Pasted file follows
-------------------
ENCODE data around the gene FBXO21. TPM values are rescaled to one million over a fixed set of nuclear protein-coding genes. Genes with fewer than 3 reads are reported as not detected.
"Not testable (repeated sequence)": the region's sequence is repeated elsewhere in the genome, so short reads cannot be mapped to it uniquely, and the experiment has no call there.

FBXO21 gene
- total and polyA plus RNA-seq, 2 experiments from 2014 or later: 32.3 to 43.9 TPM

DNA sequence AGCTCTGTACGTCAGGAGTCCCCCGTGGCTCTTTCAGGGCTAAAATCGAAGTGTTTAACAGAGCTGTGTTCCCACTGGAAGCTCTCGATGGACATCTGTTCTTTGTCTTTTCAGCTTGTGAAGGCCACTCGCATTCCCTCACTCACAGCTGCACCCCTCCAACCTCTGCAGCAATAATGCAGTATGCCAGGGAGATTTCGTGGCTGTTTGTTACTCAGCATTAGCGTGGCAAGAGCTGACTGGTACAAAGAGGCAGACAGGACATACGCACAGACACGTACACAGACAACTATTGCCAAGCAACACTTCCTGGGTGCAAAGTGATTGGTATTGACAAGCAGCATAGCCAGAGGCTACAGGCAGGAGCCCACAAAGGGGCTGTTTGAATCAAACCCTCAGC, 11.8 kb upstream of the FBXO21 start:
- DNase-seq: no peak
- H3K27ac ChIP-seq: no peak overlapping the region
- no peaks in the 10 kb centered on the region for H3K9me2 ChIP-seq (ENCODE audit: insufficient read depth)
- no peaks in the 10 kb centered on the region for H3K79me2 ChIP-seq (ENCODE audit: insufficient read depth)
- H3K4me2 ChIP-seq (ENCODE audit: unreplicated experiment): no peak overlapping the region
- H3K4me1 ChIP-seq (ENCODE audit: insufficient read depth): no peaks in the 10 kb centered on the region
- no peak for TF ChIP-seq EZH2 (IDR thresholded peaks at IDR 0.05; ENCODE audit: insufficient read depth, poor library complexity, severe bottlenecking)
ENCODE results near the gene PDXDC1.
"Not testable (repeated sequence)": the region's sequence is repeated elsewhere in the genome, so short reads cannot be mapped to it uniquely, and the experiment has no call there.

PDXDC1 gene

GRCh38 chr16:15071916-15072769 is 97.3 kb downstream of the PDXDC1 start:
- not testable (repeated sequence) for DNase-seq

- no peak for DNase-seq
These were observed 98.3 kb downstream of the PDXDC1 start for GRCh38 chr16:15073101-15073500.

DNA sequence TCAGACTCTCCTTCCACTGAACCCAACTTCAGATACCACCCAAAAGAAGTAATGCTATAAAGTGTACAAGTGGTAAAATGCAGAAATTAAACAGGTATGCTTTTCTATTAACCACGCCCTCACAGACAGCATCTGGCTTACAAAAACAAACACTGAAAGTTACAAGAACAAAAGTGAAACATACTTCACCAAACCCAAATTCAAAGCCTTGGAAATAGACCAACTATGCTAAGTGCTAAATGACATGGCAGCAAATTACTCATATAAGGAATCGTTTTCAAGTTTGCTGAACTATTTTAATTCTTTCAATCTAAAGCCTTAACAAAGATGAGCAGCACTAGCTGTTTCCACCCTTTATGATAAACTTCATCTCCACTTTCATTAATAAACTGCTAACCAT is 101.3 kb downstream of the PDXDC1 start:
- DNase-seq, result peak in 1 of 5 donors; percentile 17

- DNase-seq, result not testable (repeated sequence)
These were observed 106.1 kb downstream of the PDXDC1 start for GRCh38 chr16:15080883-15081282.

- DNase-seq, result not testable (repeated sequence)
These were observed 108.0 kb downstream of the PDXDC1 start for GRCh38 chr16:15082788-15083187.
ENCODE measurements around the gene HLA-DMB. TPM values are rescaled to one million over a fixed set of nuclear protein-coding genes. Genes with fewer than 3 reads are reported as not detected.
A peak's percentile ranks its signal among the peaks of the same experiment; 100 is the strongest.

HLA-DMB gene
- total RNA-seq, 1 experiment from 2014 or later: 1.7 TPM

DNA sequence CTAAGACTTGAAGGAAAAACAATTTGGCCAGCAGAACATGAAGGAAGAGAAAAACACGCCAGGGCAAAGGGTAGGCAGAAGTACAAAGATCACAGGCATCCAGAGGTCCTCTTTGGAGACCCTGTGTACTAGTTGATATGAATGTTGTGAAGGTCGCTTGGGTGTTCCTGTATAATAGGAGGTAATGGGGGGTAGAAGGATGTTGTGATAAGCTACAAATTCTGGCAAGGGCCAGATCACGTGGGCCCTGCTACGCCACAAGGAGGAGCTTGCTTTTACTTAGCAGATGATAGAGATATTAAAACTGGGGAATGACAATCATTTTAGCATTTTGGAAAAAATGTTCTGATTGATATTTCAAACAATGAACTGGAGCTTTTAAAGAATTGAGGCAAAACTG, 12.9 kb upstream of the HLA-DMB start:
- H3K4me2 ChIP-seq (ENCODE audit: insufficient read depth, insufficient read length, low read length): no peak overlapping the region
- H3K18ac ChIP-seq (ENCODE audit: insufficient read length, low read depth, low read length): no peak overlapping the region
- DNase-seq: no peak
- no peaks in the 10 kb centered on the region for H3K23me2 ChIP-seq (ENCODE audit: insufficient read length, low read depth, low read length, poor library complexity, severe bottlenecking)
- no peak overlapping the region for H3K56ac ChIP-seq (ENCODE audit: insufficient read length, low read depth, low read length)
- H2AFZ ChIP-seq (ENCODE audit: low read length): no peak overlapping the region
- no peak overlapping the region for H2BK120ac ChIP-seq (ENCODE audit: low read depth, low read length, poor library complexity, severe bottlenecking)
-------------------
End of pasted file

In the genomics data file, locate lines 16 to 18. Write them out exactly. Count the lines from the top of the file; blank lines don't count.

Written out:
GRCh38 chr16:15071916-15072769 is 97.3 kb downstream of the PDXDC1 start:
- not testable (repeated sequence) for DNase-seq

- no peak for DNase-seq